Salient: Victoria University Students' Paper. Vol. 25, No. 3. 1962.
Laisez Faire Triumphant
Laisez Faire Triumphant
With the recent departure of the World Bank Mission we are left wondering what sort of report they will be taking back to the Bank Directors. If they say very much about the way we are running our economy it will hardly be complimentary.
For dealing with our present economic crisis the Government seems to be relying on only two weapons in its economic armoury, masterly(?) inaction, and pious pleas for voluntary restraint. To do it justice it has made some attempt to cut bank advances and imports, but since it has at the same time done almost nothing to restrain internal demand it is fairly obvious that these policies will prove ineffective. Within a year we should really be in the cactus (unless export prices rise). However, since 1963 will be an election year again, it is difficult to see how the Government will be able to pluck up courage to take firm action at such a politically inopportune time. So Quo Vadis the New Zealand Economy?
It is of course relatively easy to understand why the Government is frightened to take action. It took over the economy in the same sort of mess it had left it in three years previously, due this time to Mr. Nordmeyer's belated attempts to win the election. However since National Party spokesmen had denounced every step taken by Nordmeyer in 1958, they were left emasculated when the same policies became necessary in 1961. Nordy's famous "black budget" may have managed to (temporarily) right the economy, but it made Labour's defeat in the next election certain. Harry Lake understandably hardly wishes to do the same thing to his own party.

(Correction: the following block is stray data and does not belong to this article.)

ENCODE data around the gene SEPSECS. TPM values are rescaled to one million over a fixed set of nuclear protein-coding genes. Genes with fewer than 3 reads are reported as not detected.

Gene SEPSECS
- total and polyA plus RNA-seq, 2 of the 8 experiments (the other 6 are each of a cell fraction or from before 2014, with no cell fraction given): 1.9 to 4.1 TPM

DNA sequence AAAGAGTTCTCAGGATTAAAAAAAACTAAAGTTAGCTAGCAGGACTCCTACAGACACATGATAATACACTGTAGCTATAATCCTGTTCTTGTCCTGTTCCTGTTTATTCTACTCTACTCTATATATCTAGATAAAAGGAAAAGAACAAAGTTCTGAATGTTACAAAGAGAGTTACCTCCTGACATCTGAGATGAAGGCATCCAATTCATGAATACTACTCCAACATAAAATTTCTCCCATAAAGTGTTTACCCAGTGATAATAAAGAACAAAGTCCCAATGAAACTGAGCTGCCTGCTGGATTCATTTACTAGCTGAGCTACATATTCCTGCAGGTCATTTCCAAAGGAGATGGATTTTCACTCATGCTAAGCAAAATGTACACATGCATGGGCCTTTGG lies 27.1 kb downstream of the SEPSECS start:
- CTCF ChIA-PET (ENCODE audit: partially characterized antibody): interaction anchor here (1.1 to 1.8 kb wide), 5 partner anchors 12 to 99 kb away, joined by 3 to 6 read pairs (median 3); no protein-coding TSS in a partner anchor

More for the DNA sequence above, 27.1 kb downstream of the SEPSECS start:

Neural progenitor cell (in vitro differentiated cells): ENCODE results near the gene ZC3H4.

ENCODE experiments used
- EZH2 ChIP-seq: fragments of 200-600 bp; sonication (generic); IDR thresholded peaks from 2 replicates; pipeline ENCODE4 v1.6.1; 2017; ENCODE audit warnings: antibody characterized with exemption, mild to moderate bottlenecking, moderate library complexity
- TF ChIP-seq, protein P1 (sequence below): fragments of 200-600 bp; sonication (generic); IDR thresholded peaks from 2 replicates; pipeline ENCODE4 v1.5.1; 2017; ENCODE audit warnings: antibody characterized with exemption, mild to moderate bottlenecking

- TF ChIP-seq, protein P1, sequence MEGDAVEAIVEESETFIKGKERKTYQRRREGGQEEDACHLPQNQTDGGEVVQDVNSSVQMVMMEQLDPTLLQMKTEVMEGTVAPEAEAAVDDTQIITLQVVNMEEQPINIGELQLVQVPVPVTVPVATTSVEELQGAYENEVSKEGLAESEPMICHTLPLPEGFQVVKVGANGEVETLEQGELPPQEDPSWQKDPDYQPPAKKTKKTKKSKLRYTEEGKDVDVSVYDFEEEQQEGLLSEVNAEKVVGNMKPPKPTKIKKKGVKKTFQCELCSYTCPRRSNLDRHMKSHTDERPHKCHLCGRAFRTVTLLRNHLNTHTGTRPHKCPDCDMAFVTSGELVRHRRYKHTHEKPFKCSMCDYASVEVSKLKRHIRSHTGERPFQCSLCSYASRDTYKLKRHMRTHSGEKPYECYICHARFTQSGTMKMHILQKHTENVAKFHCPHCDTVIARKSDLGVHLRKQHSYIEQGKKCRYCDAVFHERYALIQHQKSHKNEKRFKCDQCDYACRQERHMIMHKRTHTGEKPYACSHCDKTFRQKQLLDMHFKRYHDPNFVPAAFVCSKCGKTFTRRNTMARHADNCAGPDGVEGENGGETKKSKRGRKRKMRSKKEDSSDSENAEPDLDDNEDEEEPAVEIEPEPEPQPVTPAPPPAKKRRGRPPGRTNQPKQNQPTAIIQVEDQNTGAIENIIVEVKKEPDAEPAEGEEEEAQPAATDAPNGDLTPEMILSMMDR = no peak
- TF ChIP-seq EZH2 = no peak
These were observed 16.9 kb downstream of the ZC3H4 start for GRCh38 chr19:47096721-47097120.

But this is not a good enough reason for letting things slide. New Zealand in the next decade faces formidable economic problems. The effortless prosperity of the 1950s looks like vanishing as International terms of trade turn against primary producing countries. Market prospects for our Dairy products look increasingly shaky with Britain's proposed association with the E.E.C. since production of these products in Western Europe is rising faster than consumption. Our "new hope" industries (Pulp and Paper, and Aluminium) also look like facing oversupplied markets in the not too distant future. Added to this our population increase looks like adding at least half a million more people in the next decade. Any rational man would think that this called for urgent action to speed development, but our Cabinet thinks otherwise. It has "more important" things such as elections to think of.
So we are left with N.Z. in its present economic position—slowly sliding downhill with the Government too frightened to put on the brakes. Despite the urgent recommendations of the Government appointed Monetary and Economic Council calling for immediate tax increases and further stringent measures to straighten out the economy it looks as if nothing will get done, The Prime Minister has spoken hopefully about restoring economic balance over three years or more, a sure indication that he doesn't intend to do anything in the immediate future.
In the meantime we will all have to hope that something will turn up (especially export prices). Still, we can always migrate en mass to Australia and join their unemployed.